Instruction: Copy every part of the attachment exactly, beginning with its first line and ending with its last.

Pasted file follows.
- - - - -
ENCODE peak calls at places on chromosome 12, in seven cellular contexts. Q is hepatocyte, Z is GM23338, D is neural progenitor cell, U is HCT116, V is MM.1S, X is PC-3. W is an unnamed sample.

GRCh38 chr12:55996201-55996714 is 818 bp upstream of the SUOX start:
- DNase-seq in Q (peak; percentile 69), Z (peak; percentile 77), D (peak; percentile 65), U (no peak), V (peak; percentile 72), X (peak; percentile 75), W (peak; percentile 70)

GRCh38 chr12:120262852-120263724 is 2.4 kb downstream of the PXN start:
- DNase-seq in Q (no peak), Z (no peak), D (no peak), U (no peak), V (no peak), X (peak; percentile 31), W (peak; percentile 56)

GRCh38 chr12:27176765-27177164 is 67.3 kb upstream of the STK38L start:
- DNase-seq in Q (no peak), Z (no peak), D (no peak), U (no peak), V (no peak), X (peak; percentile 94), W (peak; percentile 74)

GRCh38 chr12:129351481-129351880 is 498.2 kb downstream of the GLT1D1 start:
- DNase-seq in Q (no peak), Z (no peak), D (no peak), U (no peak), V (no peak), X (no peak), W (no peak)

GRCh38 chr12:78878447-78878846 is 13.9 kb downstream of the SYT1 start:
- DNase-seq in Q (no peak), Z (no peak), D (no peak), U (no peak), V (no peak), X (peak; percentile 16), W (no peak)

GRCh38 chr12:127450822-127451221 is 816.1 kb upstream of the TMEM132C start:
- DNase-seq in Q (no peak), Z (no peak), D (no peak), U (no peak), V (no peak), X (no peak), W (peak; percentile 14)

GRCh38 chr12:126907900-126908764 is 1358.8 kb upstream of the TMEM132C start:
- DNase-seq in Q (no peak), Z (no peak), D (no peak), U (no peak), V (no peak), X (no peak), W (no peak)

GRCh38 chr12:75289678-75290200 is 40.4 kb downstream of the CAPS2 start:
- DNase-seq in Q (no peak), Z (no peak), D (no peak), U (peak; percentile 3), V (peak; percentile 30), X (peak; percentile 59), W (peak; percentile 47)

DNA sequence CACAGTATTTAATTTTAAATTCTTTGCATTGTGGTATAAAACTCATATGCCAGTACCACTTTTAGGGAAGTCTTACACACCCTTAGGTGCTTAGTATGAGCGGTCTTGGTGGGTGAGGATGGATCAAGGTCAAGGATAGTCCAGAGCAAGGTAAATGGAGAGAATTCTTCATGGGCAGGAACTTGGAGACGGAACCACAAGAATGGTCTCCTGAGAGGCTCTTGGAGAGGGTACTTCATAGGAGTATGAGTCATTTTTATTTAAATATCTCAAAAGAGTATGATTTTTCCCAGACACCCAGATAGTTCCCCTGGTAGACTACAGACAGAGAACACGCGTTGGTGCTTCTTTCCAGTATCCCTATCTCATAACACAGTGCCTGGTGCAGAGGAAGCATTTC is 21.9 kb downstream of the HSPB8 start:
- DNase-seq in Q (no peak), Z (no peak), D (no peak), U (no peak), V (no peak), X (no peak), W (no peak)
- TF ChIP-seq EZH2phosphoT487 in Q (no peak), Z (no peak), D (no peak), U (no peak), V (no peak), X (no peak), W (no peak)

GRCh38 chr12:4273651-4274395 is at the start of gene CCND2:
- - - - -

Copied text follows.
ENCODE peak calls at places on chromosome 12, in seven cellular contexts. Q is hepatocyte, Z is GM23338, D is neural progenitor cell, U is HCT116, V is MM.1S, X is PC-3. W is an unnamed sample.

GRCh38 chr12:55996201-55996714 is 818 bp upstream of the SUOX start:
- DNase-seq in Q (peak; percentile 69), Z (peak; percentile 77), D (peak; percentile 65), U (no peak), V (peak; percentile 72), X (peak; percentile 75), W (peak; percentile 70)

GRCh38 chr12:120262852-120263724 is 2.4 kb downstream of the PXN start:
- DNase-seq in Q (no peak), Z (no peak), D (no peak), U (no peak), V (no peak), X (peak; percentile 31), W (peak; percentile 56)

GRCh38 chr12:27176765-27177164 is 67.3 kb upstream of the STK38L start:
- DNase-seq in Q (no peak), Z (no peak), D (no peak), U (no peak), V (no peak), X (peak; percentile 94), W (peak; percentile 74)

GRCh38 chr12:129351481-129351880 is 498.2 kb downstream of the GLT1D1 start:
- DNase-seq in Q (no peak), Z (no peak), D (no peak), U (no peak), V (no peak), X (no peak), W (no peak)

GRCh38 chr12:78878447-78878846 is 13.9 kb downstream of the SYT1 start:
- DNase-seq in Q (no peak), Z (no peak), D (no peak), U (no peak), V (no peak), X (peak; percentile 16), W (no peak)

GRCh38 chr12:127450822-127451221 is 816.1 kb upstream of the TMEM132C start:
- DNase-seq in Q (no peak), Z (no peak), D (no peak), U (no peak), V (no peak), X (no peak), W (peak; percentile 14)

GRCh38 chr12:126907900-126908764 is 1358.8 kb upstream of the TMEM132C start:
- DNase-seq in Q (no peak), Z (no peak), D (no peak), U (no peak), V (no peak), X (no peak), W (no peak)

GRCh38 chr12:75289678-75290200 is 40.4 kb downstream of the CAPS2 start:
- DNase-seq in Q (no peak), Z (no peak), D (no peak), U (peak; percentile 3), V (peak; percentile 30), X (peak; percentile 59), W (peak; percentile 47)

DNA sequence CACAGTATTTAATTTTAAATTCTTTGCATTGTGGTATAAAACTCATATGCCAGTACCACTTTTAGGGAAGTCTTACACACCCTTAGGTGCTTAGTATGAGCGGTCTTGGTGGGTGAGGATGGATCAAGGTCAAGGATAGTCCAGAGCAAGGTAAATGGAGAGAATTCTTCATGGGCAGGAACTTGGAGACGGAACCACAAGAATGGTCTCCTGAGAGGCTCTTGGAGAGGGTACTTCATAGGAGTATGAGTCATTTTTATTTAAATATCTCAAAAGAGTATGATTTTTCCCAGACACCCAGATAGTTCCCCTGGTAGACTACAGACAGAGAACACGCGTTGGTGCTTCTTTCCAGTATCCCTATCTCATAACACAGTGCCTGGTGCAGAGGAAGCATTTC is 21.9 kb downstream of the HSPB8 start:
- DNase-seq in Q (no peak), Z (no peak), D (no peak), U (no peak), V (no peak), X (no peak), W (no peak)
- TF ChIP-seq EZH2phosphoT487 in Q (no peak), Z (no peak), D (no peak), U (no peak), V (no peak), X (no peak), W (no peak)

GRCh38 chr12:4273651-4274395 is at the start of gene CCND2: